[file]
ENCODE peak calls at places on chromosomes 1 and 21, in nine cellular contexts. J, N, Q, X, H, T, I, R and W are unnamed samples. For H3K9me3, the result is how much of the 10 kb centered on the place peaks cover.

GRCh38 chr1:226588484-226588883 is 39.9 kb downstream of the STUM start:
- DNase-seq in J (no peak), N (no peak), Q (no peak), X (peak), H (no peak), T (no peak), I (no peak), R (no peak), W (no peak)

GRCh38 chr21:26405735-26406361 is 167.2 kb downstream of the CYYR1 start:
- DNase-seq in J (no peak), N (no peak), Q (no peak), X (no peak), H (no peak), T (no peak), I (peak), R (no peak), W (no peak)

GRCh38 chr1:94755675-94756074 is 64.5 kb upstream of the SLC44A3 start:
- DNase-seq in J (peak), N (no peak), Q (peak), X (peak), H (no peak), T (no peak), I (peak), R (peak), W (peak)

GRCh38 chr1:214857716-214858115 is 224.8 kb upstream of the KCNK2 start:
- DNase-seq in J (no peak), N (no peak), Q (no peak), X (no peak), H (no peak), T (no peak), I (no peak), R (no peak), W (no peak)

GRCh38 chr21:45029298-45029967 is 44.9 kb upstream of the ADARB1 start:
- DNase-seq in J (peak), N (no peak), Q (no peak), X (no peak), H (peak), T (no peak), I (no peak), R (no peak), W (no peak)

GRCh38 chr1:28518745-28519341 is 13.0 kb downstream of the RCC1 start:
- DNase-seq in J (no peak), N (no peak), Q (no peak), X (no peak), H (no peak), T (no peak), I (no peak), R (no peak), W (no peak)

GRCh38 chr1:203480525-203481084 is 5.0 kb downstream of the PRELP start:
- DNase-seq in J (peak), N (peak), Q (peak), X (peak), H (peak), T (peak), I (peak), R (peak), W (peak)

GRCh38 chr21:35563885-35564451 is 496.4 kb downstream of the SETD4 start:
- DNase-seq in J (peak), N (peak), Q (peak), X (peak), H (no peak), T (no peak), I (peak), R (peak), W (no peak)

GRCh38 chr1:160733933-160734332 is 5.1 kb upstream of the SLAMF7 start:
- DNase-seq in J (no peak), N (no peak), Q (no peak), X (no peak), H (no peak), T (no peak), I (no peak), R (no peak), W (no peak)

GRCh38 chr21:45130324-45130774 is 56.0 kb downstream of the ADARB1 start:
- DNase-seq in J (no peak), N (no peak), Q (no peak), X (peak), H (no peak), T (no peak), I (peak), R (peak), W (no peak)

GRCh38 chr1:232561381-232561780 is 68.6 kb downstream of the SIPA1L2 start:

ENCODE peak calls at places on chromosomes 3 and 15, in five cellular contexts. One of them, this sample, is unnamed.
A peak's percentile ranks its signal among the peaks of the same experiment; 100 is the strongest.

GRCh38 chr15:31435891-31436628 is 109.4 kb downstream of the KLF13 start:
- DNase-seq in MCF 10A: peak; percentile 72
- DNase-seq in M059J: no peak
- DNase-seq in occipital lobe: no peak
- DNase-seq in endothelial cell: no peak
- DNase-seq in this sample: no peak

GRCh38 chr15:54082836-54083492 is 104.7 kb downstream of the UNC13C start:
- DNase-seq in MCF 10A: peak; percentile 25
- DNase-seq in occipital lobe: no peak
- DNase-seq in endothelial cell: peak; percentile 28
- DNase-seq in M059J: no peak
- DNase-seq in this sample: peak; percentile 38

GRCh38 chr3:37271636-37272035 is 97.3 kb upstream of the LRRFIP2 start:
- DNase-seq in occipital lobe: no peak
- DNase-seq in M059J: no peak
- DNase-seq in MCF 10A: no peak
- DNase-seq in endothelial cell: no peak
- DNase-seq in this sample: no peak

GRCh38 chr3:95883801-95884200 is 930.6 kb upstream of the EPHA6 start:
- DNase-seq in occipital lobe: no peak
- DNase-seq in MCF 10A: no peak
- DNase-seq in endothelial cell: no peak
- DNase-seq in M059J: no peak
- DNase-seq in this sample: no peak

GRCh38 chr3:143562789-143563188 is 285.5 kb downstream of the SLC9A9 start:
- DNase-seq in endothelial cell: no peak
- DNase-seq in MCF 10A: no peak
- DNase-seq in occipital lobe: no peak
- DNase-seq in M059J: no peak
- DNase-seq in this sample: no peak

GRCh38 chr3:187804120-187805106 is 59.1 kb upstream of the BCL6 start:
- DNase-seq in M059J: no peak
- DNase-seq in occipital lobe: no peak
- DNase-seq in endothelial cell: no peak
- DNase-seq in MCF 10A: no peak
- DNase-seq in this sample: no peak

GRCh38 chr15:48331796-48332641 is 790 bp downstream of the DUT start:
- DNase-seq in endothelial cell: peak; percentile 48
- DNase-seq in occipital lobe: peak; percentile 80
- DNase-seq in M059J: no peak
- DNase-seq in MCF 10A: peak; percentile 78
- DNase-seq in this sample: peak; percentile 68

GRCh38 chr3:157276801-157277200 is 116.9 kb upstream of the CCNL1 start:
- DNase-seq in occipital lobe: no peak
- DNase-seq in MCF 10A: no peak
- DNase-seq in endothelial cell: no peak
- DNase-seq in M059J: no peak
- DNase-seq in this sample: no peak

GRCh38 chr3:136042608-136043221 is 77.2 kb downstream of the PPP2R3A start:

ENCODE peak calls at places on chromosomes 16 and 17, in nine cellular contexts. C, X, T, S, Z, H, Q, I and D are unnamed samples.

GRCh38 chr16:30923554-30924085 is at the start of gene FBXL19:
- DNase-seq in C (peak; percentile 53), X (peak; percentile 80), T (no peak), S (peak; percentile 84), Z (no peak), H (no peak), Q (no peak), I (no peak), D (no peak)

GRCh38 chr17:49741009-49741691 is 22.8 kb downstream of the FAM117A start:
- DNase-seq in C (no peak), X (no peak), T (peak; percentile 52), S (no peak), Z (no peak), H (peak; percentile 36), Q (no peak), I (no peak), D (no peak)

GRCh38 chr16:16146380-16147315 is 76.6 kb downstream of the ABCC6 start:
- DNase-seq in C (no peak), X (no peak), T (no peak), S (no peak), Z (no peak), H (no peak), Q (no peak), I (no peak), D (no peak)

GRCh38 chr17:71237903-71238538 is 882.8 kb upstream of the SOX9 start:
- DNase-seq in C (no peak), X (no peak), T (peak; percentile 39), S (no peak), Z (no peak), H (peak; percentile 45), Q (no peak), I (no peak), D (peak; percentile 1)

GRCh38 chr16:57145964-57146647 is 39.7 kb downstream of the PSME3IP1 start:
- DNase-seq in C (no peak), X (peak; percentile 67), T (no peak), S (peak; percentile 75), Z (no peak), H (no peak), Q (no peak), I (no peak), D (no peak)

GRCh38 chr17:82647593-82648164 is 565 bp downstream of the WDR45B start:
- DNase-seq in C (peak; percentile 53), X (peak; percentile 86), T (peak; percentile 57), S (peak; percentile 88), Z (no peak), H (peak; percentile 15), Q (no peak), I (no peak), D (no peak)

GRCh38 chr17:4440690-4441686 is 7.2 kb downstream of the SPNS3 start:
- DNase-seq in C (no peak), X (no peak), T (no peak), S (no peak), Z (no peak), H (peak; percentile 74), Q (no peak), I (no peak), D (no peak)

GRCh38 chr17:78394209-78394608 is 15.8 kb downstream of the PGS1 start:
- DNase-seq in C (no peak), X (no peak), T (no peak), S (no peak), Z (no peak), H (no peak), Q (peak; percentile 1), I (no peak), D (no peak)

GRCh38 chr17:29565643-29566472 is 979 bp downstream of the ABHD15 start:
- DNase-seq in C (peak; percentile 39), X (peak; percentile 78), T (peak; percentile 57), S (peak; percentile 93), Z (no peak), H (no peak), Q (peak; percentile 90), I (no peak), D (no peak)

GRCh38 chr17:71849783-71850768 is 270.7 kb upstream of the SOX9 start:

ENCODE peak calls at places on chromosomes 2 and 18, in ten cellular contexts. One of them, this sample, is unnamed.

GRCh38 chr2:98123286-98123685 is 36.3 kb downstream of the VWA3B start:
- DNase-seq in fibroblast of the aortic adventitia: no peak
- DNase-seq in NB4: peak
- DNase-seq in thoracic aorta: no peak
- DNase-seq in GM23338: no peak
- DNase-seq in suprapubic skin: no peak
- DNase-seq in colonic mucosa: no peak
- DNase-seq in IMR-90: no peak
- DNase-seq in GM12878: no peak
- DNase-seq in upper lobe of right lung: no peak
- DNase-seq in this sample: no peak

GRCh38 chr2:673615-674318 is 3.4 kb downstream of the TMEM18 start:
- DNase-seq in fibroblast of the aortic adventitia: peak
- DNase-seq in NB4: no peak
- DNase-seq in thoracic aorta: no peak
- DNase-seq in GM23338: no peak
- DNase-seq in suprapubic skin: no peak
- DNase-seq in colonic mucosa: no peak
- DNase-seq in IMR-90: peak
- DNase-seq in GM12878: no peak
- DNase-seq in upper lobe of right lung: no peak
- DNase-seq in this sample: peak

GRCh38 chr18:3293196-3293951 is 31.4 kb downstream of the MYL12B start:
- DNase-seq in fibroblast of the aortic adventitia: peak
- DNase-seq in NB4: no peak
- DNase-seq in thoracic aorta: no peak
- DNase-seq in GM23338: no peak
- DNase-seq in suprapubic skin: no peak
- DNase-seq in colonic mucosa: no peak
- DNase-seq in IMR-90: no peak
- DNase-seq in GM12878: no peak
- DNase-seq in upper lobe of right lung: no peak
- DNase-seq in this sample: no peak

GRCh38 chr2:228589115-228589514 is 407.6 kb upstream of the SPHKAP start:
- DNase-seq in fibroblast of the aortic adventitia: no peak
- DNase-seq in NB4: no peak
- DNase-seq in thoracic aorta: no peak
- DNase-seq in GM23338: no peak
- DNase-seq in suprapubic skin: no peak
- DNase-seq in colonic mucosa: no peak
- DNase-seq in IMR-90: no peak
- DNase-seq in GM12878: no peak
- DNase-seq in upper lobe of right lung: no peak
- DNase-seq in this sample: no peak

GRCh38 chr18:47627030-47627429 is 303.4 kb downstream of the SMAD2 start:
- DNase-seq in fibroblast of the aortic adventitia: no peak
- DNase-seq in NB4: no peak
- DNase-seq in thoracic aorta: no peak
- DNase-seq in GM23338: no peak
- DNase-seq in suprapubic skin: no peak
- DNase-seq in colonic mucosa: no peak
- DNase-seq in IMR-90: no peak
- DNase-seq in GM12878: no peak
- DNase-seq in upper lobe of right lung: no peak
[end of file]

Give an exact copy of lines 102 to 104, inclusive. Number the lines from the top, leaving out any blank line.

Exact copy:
- DNase-seq in IMR-90: no peak
- DNase-seq in GM12878: no peak
- DNase-seq in upper lobe of right lung: no peak